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Trekking the Narrows – Day 2 at Zion National Park

Our first day at Zion National Park was pretty close to perfect, but luckily there is nothing in the book of life that says you can’t have two perfect days in a row. While we spent yesterday climbing to the top of a summit, we spent today trekking through the very bottom of a gorge. The Narrows of Zion is a long gorge formed by the Virginia River. The gorge is named so because the river is narrow – only 20-30 feet wide at some parts, but the rock walls oneither side soar hundreds of feet upwards. This distinguishing geological feature, along with the fact that you have to wade through water during 60% of the hike, makes hiking the Narrows one of Zion’s signature experiences.

This time of year, the river is expected to be high from melting snow and the rainy winter. But, because it has been a dry season, the river is lower than usual. The portion of the Narrows that people are allowed to walk through had water that rose mostly to my knees, with a few sections rising to my waist. Althoughthe water’slevelwas lower, it was still freezing cold. This is not a hyperbole; the Virginia river temperature in Fahrenheit was in the low 30s. We had to rent dry suits to stay insulated during the hike. Although I have been emphasizing coldness in the last few sentences, I know that ten years from now I will forget about the river temperature andwill mostly remember the incredible experience of wading through six miles of teal waterways between towering walls of rocks carved and painted by nature. This day was one for the books.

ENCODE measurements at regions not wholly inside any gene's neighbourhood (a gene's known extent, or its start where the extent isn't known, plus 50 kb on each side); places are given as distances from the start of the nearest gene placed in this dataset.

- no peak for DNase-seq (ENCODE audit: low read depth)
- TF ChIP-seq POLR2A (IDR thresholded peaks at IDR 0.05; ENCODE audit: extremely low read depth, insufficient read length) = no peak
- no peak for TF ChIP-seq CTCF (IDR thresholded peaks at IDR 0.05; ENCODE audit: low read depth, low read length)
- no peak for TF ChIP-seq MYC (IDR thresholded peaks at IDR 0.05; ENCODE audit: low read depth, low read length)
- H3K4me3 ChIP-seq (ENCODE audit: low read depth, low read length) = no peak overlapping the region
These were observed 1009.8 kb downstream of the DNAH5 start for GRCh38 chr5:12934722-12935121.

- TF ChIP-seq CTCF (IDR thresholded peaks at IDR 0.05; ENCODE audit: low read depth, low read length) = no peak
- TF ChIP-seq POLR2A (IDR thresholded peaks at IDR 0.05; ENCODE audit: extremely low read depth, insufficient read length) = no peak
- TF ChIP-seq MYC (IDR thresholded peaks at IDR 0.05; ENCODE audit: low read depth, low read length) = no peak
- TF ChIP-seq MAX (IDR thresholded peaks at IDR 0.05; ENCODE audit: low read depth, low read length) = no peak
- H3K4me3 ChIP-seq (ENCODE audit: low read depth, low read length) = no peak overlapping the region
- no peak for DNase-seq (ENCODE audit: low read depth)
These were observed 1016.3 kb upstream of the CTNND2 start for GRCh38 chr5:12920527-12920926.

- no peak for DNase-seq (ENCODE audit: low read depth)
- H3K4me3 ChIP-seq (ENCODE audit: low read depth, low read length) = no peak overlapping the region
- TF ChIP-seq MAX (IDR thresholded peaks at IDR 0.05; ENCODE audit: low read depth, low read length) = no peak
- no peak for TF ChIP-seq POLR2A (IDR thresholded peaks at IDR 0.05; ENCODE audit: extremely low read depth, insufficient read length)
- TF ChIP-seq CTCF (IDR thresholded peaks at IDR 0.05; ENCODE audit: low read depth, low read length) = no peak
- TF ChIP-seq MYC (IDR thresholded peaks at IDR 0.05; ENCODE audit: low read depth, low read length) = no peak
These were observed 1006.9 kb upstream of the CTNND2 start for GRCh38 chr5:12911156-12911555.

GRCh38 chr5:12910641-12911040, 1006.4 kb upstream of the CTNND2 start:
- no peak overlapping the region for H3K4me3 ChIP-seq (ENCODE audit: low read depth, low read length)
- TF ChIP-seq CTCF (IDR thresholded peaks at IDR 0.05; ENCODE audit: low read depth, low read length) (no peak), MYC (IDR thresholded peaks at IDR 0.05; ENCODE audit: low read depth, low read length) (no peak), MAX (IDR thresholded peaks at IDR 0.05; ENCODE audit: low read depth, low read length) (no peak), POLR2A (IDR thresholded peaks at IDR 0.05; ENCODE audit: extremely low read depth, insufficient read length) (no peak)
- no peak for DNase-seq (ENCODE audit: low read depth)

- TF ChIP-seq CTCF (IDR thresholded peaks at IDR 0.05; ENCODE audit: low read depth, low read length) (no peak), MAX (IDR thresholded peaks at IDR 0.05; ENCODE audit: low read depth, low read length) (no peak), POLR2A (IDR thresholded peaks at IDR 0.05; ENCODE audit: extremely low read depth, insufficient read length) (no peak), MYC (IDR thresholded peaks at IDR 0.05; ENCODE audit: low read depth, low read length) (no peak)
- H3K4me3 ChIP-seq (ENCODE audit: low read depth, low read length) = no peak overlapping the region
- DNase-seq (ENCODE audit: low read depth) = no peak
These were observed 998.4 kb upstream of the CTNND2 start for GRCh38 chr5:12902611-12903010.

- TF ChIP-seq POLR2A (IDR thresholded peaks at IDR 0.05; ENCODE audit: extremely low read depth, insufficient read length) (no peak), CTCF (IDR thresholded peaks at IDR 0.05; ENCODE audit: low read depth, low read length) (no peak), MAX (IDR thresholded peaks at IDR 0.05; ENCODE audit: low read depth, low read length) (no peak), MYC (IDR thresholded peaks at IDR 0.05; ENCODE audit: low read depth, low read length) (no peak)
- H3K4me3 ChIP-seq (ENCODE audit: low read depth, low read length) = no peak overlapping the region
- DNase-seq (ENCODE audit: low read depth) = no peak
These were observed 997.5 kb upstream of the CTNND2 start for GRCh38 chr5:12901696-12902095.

After six hours of getting our breath taken away and looking dorky in the Narrows, my friends and I took a coffee break in the bordering town. Still high and happy from our recent adventure, the down time was wonderful. I think big activities should be followed by relaxation as much as possible so that one has time to absorb all the magic. We then picked up dinner supplies at the grocery store. Because our cabin had a grill pit outside, we decided we would cook ourselves steak and peppers over fire. If you are thinking that steaks sound too fancy for an outdoorsy trip, don’t worry – we ate them on plastic plates with plastic cutlery. The simplicity of the meal was just right to finish the day, though, and to top it off there was agorgeous sunset while wetold stories aboutour other adventures by the fire and over dinner.

  • Laura
Laura Santoso